The line runs NW-SE. The church at Alciston is the first ley mark if we start at the NE point. Access is gained to the church via a fenced foot path which is about 30 yards long. At each end of this path, close to the gates, there are situated two sarsen stones. These stones appear to have ferrous deposits in them and occur frequently along the line. The church itself is built on a mound like several churches in the area. It's present structure dates back to Norman times, the Doomsday Book referring to a Valuable estate at 'Alistone' which had become the property of Battle Abbey. The dedication of this little church has been lost in the mists of time and it has never been renamed.
The next ley point is the Anglo-Saxon burial ground which lies at a gap in the Downs where the Cuckmere River flows through to the sea. This site is adjacent to the cross roads of two ancient track-ways. I. D. Magary in his book 'Roman Ways of the Weald' says that these tracks are in fact Roman. However it is possible that they may be of greater antiquity as it was a policy of the Romans to repair and utilise convenient roads which were already laid out when they arrived from across the Channel. This part of Alfriston is the ancient hamlet of Witon. The hill here is known as the Hollow but for centuries was known as the Hallow Furlong. One of the original meanings of 'hallow' is burial place or shrine. In I9I2 work was begun on the digging of Foundations for a house at this site. As a result of the discovery of some interesting Anglo-Saxon remains here, the Sussex Archeological Society undertook an excavation of the site. This resulted in the discovery of a sizeable Saxon cemetry of about 150 graves. During the excavations bronze and iron armour was found as well as fine glass ware, pottery and beads. The size and splendour of this burial place indicates the importance that this site obviously had for the Saxons. The house that now stands there is called 'The Sanctuary.' One other unusual feature of this site is the way-side cross which stands just outside the house on the road to Alfriston.
Some distance along this road about 100 yards before the post office, there is a large stone perhaps 4 feet high, set into a garden wall. The stone is of the same material as those described at the Alciston church - with the same ferrous deposits. It is set about 2 feet away from the corner. It is possible that this stone was laid to protect the corner from traffic but if this is so it's positioning is not very effective, unlike the next sarson stone on the road set in to the corner of the post office. The post office is at a road junction and right outside there is a market cross.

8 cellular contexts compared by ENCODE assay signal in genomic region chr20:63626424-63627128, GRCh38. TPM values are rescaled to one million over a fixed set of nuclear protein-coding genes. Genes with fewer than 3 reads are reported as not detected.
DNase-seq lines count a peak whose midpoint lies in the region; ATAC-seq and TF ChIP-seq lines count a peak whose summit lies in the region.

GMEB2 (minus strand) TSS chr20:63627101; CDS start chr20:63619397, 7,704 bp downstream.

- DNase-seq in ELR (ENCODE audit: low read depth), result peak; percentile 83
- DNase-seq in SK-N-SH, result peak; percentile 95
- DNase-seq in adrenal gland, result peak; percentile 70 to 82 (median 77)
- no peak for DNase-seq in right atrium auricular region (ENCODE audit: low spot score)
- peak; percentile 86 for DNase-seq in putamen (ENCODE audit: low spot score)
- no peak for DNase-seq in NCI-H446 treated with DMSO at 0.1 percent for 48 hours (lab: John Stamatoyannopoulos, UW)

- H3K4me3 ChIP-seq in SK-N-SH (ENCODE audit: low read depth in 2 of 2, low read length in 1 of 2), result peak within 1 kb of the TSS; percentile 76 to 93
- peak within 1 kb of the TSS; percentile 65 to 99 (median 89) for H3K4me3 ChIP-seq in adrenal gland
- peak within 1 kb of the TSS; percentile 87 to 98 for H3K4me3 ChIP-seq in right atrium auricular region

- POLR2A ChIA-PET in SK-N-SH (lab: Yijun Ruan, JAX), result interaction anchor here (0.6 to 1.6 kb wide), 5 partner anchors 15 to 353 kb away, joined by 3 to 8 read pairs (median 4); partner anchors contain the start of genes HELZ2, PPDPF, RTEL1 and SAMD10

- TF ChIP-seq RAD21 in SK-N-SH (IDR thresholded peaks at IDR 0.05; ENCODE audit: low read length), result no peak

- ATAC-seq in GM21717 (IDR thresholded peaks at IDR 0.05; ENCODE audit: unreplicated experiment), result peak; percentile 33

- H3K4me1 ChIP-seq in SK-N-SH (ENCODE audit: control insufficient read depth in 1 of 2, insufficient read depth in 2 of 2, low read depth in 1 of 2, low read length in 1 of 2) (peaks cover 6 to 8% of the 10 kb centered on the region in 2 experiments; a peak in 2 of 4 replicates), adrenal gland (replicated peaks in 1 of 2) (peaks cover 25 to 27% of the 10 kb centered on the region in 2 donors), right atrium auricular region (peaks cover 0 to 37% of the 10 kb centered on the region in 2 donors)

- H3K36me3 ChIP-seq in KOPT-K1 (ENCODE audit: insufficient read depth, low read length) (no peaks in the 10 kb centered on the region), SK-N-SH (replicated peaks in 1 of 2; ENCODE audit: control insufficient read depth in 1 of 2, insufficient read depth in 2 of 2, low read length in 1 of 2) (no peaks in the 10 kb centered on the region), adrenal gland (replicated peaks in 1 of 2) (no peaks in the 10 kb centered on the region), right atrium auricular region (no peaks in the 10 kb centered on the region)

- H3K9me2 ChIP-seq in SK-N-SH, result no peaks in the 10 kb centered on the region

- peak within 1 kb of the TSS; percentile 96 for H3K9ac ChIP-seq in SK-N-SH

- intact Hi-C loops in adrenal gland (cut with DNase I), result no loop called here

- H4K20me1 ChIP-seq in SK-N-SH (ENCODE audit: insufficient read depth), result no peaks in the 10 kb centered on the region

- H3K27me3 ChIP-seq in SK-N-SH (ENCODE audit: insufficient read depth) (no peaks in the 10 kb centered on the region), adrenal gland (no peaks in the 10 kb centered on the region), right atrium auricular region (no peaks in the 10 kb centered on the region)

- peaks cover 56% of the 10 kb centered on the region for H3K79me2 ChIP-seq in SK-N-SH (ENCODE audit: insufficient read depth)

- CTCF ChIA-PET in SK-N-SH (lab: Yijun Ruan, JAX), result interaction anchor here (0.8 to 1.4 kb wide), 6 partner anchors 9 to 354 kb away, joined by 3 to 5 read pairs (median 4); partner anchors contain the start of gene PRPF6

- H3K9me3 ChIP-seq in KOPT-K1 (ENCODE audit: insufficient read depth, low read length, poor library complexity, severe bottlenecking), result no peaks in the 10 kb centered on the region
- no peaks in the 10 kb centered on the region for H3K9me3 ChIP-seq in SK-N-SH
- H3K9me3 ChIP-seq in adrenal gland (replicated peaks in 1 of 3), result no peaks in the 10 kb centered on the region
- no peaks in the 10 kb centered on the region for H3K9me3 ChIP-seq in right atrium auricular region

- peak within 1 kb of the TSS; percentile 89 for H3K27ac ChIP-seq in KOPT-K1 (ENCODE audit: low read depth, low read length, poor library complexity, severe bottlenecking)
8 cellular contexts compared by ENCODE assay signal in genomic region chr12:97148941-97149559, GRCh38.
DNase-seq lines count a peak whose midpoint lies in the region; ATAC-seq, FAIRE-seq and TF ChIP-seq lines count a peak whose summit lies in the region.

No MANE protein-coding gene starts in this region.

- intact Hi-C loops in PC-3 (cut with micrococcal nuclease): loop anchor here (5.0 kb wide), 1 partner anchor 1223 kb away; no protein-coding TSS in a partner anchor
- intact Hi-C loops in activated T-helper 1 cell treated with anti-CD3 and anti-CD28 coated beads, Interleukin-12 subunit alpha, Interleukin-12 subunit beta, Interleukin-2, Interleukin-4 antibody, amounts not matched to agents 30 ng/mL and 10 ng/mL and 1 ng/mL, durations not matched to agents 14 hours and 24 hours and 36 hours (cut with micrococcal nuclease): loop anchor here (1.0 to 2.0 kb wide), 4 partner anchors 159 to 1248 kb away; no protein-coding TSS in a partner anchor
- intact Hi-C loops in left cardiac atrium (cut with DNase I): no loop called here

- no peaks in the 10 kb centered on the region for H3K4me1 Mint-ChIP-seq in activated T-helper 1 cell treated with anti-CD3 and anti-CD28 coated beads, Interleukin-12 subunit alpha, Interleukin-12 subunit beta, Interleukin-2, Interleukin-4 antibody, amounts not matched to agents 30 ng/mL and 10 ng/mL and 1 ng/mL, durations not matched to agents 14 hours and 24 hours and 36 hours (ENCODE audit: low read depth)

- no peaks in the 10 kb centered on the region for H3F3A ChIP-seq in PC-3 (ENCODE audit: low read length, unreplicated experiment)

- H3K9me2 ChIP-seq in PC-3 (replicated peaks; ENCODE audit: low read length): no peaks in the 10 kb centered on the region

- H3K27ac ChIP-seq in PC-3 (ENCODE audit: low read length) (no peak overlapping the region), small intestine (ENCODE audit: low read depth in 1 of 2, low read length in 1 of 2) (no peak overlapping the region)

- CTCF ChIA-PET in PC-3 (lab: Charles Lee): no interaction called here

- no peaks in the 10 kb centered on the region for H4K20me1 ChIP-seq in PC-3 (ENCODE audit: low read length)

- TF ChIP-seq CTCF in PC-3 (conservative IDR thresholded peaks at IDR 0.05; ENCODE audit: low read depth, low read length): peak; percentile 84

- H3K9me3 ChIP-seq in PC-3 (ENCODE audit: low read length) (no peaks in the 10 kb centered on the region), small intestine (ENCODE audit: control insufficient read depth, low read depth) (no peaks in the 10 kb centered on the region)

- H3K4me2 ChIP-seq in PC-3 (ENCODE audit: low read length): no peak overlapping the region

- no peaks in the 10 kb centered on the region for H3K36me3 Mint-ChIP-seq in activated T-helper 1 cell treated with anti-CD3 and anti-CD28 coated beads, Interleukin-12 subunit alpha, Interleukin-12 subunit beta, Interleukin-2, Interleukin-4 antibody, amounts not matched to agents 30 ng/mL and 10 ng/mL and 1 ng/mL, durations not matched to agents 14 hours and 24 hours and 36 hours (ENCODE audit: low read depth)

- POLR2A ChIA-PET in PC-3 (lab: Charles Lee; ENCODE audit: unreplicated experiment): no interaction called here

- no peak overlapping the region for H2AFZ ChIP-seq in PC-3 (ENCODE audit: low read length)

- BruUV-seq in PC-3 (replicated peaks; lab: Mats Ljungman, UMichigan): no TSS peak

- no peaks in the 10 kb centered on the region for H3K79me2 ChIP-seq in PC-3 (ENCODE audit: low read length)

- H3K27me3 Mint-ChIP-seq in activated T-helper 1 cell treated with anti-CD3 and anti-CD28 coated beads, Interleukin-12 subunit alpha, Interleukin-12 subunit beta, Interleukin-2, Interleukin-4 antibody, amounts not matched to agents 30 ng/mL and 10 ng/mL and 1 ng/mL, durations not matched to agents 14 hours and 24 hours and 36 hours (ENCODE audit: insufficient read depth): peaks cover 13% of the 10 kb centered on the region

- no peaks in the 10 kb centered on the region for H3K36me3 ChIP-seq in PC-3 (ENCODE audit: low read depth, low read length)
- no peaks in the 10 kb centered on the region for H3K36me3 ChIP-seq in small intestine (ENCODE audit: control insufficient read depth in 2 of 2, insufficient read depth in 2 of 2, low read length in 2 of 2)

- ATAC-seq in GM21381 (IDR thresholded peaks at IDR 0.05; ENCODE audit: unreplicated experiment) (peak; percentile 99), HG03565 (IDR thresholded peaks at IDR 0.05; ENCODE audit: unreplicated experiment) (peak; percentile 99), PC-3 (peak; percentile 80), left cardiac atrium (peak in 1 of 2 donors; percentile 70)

Locally the cross is known as the Cross Stone. The stone pillar was surmounted by a cross until 1830 when it was replaced by a round cap. It used to be surrounded by three ancient steps which have now disappeared, apparently so as to allow more space for traffic. Furthermore the original cross was badly damaged in I955 by a motor truck. The cross has been reconstructed using the same material as the original cross. There are only two surviving market crosses in Sussex. This one in Alfriston and the splendid Chichester Market Cross.
The next point on the line is St. Andrews in Alfriston. This fourteenth century church was built on a mound on a bend in the River Cuckmere. On the green at the front of the church there's a group of four sarsens very similar to those we have already encountered on the way of the ley. Publications repeatedly refer to a statement made by a 'visiting antiquary' in which he describes the church as 'the cathedral of the Downs'. An image such as this always adds a touch of colour to a description, which is why I use it yet again: However, dear reader, let me add a touch of colour of an almost psychadelic hue, Whilst visiting this sweet site one warm, sunny Spring day I met, quite by chance, the dowser Colin Bloy (see 'Dowsing as an Inner Path' in this issue). Standing at the centre of the church under the tower, he could detect eight concentric bands of energy (of some kind) which seemed to be flowing out on four axes. Walking out of the church to the southern wall of the church yard I pointed out a large stone which had been set in the wall and was quite unlike the other smaller stones used in its construction. Was this in any way related to the energy flow which had been detected inside the church? The flow, Colin said, went down the southern aisle of the church and passed over the churchyard wall at the place where the stone is located. I wondered if this stone had the function of aiming an energy flow more accurately, working on the same principle as that which accounts for longer gun barrels being more accurate.